From Kenya to Fort Carson, to the Rio Olympics
The U.S. Army has had remarkable success this summer qualifying soldiers to compete at the Olympic Games in Brazil. The Army supports a corps of runners who nearly all come from the cradle of distance running champions in Kenya. Some live and train in Oregon while the majority are based here at Fort Carson, some of whom only recently became U.S. citizens.
It's a crowded start of the men's 5000-meter race at the U.S. Olympic Team Trials, held in Eugene, Oregon last month.
The elite runners at the line mostly wear the brightly-colored uniforms of their shoe company sponsors. But there's also a pair of slender guys in beige, black and camouflage with the word "Army" in big block letters across their chests.
After twelve laps, the race comes down to a furious sprint to the finish. U.S. Army soldier Paul Chelimo finishes in the top three to make the Olympic team.
"I was like, 'You know what, let it be what it can be.' I decided to push," says Chelimo.
Specialist Chelimo, 25, is the fourth Army runner to make the Olympic team. All four were born and raised and started running in the highlands of Kenya. They got athletic scholarships to American universities. After college, they enlisted in the U.S. Army, which non-citizens with legal residency can do. Chelimo signed up for four years in 2014.
"Actually, my main goal was to represent the United States," he says. "Being an Olympian is the best way to represent the United States. So as soon as I joined, I knew about WCAP."
That's the Army's World Class Athlete Program.
"That was the best program because I could do my career as a soldier and also focus on my talent," says Chelimo.
Military service can provide a fast-track to U.S. citizenship. Normally, a green card holder has to wait five years to apply to naturalize. But after the terrorist attacks of 9/11, Congress voted to allow immigrants in the military to apply as soon as they wanted. Because of this, Chelimo and his Kenyan countrymen could and did receive citizenship quickly—in time to compete for a slot on this year's U.S. Olympic team.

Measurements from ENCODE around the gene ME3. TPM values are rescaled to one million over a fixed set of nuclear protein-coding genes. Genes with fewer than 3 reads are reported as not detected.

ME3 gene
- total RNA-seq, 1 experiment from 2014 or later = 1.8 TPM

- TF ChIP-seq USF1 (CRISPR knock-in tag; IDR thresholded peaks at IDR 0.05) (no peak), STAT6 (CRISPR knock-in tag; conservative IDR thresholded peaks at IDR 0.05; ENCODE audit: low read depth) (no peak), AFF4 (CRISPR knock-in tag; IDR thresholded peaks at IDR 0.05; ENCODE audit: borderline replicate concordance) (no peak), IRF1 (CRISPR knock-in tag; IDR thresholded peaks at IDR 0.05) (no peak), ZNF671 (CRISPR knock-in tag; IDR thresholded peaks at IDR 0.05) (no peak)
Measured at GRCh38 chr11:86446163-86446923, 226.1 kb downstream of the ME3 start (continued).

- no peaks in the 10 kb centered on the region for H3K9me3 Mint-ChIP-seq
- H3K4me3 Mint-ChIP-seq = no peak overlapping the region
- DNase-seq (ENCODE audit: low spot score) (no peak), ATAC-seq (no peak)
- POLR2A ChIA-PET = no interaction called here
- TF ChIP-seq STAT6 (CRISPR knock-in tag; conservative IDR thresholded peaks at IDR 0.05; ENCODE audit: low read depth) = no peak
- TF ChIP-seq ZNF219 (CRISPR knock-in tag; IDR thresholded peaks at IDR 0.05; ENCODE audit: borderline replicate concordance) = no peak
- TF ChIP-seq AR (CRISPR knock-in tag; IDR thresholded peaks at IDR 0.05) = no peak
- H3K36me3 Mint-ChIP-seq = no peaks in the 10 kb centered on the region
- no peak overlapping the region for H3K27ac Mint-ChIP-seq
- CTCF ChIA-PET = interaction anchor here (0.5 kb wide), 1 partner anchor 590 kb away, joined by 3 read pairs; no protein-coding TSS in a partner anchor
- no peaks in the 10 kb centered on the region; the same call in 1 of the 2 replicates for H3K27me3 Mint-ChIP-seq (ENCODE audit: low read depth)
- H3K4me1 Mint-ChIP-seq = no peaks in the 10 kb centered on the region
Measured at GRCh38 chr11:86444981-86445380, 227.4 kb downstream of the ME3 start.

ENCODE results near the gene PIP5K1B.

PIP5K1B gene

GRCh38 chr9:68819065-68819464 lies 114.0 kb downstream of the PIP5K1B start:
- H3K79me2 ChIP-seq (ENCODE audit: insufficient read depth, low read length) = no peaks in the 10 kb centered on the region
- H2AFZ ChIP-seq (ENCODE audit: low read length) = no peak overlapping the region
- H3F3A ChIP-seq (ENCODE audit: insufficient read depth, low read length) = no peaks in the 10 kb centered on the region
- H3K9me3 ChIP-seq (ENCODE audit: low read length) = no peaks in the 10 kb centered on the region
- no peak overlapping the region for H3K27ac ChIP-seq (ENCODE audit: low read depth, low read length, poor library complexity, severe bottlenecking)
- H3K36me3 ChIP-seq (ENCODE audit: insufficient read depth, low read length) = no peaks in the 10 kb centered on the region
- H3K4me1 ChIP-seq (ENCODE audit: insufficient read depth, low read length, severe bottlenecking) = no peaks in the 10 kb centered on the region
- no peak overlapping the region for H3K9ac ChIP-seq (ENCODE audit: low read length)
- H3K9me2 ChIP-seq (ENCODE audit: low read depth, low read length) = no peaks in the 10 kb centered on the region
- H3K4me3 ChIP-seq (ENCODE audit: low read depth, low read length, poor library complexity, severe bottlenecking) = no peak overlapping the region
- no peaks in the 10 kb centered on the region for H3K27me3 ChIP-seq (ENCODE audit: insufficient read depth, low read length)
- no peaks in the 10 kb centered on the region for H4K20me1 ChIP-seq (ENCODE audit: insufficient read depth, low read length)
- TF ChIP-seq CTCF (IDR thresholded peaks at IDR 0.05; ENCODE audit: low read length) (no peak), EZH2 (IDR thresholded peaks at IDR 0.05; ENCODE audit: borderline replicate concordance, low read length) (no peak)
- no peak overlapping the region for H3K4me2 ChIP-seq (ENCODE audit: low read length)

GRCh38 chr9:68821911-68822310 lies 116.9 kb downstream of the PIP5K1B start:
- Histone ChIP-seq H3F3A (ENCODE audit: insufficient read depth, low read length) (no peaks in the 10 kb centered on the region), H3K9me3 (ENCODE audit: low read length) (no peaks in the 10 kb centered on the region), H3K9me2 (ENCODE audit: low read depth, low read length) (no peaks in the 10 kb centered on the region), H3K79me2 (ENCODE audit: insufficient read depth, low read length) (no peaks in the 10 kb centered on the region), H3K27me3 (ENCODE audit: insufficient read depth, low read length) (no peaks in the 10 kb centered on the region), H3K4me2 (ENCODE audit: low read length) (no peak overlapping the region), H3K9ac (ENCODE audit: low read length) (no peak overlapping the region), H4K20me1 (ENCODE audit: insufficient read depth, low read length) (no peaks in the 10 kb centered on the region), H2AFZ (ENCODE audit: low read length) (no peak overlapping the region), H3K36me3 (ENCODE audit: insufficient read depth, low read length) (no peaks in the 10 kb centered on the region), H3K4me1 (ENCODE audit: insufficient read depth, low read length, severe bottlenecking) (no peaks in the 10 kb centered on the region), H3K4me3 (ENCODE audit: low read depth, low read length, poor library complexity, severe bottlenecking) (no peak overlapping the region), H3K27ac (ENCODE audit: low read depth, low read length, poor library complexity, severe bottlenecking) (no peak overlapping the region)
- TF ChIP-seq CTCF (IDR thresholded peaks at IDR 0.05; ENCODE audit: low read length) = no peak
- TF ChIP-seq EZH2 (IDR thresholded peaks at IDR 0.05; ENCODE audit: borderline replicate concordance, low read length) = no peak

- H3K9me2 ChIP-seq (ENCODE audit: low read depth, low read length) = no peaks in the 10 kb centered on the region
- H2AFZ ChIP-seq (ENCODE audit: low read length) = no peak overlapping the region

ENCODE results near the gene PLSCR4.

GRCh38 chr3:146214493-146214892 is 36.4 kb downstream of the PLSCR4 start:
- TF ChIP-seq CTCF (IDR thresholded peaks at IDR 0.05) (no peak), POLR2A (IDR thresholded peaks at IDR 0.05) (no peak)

Expedited naturalization is broadly available to non-citizen service members. According to U.S. Citizenship and Immigration Services, 7,700-10,000 soldiers, sailors and airmen per year have taken advantage in recent years. Athletes do not appear to receive any special treatment.
Soldier Shadrack Kipchirchir, 27, qualified in the 10,000-meters.
"It's not about me," says Kipchirchir. "It's all about all the soldiers that sacrificed their lives and dedication and hard work. I'm not going to let them down."
The Army's head coach for track and field, Dan Browne, is a former Olympian himself, in Athens 2004, and a major in the Oregon National Guard. He explains why the Army created a Fort Carson-based unit where soldiers collect regular pay while focusing on Olympic and Paralympic training.
"They are great ambassadors for the Army," says Browne. "They represent sacrifice, determination, loyalty, commitment—all of our ethos."
It was Browne who convinced his superiors to let some of the Army runners relocate to his hometown of Beaverton, Oregon. That's far from the nearest Army post, but home to Nike world headquarters and a cadre of other professional runners to train with.
Kipchirchir says training at the highest level and attending to Army tasks, like making recruiting appearances, is not easy.
"You know the Nike athletes, their job is just running," says Kipchirchir. "They concentrate on just running. But ours, we are soldiers first, soldier first."
This year, the Fort Carson-based World Class Athlete Program qualified a total of seven soldier-athletes for the Summer Games in Brazil—the four runners, a race walker, a pistol marksman, and one competitor in modern pentathlon. In addition, an Army archer and a swimmer qualified for the Paralympic Games for physically-disabled athletes, which follow the Summer Games.
The U.S, Air Force also has an elite athlete program. Two recent Air Force Academy graduates are going to the Rio Games, one in pole vault and the other in prone rifle.
Tom Banse is a reporter for the Northwest News Network. KRCC reporter Holly Pretsky contributed to this report.
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